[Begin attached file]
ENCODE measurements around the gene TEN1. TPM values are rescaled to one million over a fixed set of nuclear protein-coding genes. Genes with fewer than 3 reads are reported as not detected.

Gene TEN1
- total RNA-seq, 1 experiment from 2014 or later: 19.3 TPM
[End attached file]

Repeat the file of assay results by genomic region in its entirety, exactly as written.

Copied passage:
ENCODE measurements around the gene TEN1. TPM values are rescaled to one million over a fixed set of nuclear protein-coding genes. Genes with fewer than 3 reads are reported as not detected.

Gene TEN1
- total RNA-seq, 1 experiment from 2014 or later: 19.3 TPM